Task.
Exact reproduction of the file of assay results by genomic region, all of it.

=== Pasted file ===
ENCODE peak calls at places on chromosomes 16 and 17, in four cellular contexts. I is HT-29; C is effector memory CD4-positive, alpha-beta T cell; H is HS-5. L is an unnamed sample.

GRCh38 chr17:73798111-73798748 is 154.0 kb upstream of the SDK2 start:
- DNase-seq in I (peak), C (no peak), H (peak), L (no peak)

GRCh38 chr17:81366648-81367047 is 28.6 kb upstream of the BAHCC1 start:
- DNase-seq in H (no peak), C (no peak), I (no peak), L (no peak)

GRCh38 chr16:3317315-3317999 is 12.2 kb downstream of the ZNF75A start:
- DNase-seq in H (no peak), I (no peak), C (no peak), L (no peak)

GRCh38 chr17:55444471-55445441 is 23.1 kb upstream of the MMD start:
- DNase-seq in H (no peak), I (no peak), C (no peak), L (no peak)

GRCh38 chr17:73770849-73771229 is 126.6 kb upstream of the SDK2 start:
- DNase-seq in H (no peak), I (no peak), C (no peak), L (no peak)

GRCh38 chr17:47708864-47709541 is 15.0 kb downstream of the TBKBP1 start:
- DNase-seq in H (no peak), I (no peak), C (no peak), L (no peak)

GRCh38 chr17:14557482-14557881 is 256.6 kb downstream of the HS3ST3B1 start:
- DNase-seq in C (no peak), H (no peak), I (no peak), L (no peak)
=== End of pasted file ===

ENCODE peak calls at places on chromosomes 16 and 17, in four cellular contexts. I is HT-29; C is effector memory CD4-positive, alpha-beta T cell; H is HS-5. L is an unnamed sample.

GRCh38 chr17:73798111-73798748 is 154.0 kb upstream of the SDK2 start:
- DNase-seq in I (peak), C (no peak), H (peak), L (no peak)

GRCh38 chr17:81366648-81367047 is 28.6 kb upstream of the BAHCC1 start:
- DNase-seq in H (no peak), C (no peak), I (no peak), L (no peak)

GRCh38 chr16:3317315-3317999 is 12.2 kb downstream of the ZNF75A start:
- DNase-seq in H (no peak), I (no peak), C (no peak), L (no peak)

GRCh38 chr17:55444471-55445441 is 23.1 kb upstream of the MMD start:
- DNase-seq in H (no peak), I (no peak), C (no peak), L (no peak)

GRCh38 chr17:73770849-73771229 is 126.6 kb upstream of the SDK2 start:
- DNase-seq in H (no peak), I (no peak), C (no peak), L (no peak)

GRCh38 chr17:47708864-47709541 is 15.0 kb downstream of the TBKBP1 start:
- DNase-seq in H (no peak), I (no peak), C (no peak), L (no peak)

GRCh38 chr17:14557482-14557881 is 256.6 kb downstream of the HS3ST3B1 start:
- DNase-seq in C (no peak), H (no peak), I (no peak), L (no peak)